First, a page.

Fred R. Harris:

His Political Career

Fred Harris portrait
Fred Harris childhood portrait


Fred Roy Harris was born November 13, 1930, in Walters, Oklahoma, to a poor dirt farmer. He graduated from Walters High School with honors and continued his education at the University of Oklahoma. He graduated with bachelor’s degrees in history and political science in 1952 and continued his education at OU’s law school. Harris served as administrative assistant to the dean while in law school and graduated with honors before passing the bar in 1954. By this time he and his wife, LaDonna, had been married several years.

Harris’s interest in politics began early. He ran for the Oklahoma House seat representing his home district in 1954 but lost by thirty-five votes. He moved to Lawton and set up a law firm in 1956, engaging in general civil law practice and working on the city’s desegregation process.

Left: Fred Harris as a child.

The 1956 Oklahoma State Senate election proved more successful. Harris won this election, becoming the youngest member of that body at twenty-six. He became known as one of the hardest working members of the State Senate, serving on or chairing all major committees over the next eight years. Legislation he introduced included a measure creating the Oklahoma Human Rights Commission. During his time in the Senate, Harris chaired the Senate Democratic caucus.

Harris continued his political career in 1962 by running for governor, placing fifth in the Democratic primary. Two years later, in 1964, he ran for Robert S. Kerr’s unexpired U.S. Senate seat. In the Democratic primary no candidate had a majority, so the top two candidates had a run-off. Harris beat former governor J. Howard Edmondson by 100,000 votes, securing the Democratic nomination. Harris ran against former OU football coach Charles “Bud” Wilkinson in the fall election, and his ties with the Kerr family and association with President Johnson helped Harris win a tight race. At thirty-three, he became the youngest senator-elect from Oklahoma.

Right: High school portrait of Fred Harris.

Fred Harris high school portrait
Freshman senators sitting at a table, c. 1965

He worked hard and made friends with high-profile people like President Johnson, the Kennedy family, and Walter Mondale during his freshman year. Harris had one of the highest voting records in the chamber and authored or co-authored more than a dozen bills during his first session, including a measure creating a Regional Development Commission for the Ozarka Region. He served on three major Senate committees and nine subcommittees and was named chairman of the Subcommittee on Government Research. His work resulted in a bill calling for an independent agency to approve social science research projects. Harris also helped develop a national science policy through this committee. His hard work earned him an easy re-election in 1966.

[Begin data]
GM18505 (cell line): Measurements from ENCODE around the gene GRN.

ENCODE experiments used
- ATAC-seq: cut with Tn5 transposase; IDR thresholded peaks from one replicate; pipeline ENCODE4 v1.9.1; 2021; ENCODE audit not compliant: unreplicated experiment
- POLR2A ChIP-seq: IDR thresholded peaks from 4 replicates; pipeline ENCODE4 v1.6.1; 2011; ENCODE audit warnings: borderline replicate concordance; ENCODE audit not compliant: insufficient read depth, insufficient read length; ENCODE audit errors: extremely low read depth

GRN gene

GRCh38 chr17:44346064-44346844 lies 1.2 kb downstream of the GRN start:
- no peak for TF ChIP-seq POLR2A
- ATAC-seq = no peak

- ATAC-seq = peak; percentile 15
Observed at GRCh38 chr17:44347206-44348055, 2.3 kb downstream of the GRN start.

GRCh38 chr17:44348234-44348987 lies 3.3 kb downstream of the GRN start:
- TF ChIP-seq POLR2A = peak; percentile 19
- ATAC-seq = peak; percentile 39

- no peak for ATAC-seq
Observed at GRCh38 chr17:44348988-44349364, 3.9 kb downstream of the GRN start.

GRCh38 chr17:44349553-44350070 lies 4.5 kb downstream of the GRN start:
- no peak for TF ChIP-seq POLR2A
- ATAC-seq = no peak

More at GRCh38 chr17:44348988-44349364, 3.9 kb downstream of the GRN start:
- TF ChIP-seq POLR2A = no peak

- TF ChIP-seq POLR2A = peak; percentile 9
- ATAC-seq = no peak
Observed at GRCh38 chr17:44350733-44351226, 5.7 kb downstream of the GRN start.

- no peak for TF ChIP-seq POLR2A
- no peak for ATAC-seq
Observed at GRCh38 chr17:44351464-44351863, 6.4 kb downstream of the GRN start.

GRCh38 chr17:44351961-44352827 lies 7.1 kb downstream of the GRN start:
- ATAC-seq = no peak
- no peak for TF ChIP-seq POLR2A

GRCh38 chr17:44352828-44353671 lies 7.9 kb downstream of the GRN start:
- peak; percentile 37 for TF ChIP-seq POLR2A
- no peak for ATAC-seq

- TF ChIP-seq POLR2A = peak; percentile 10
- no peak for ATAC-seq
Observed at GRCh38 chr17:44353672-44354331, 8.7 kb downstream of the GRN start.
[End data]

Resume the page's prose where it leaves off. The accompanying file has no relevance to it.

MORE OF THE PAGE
Left: Freshman senators Fred R. Harris, Joseph D. Tydings, Robert F. Kennedy, and Walter Mondale, c. 1965.

Harris served on the Public Works Committee and continued Kerr’s work on the Arkansas River navigation program and tributary development, including dam construction in Oklahoma. Harris also worked to further Indian health and community development and for general human rights issues in foreign policy. Harris served on the Select Committee on Small Business and the Government Operations and Finance committees.

He remained active during his second term. President Johnson appointed Harris to the National Advisory Commission on Civil Disorders, or the Kerner Commission, after race riots erupted in early 1967. In 1968 he co-chaired then-vice president Hubert H. Humphrey’s presidential campaign, and in 1969 Humphrey appointed him head of the Democratic National Committee, a position he held for a year. As head of the DNC he set up two committees to open the party to more active minority and female participation..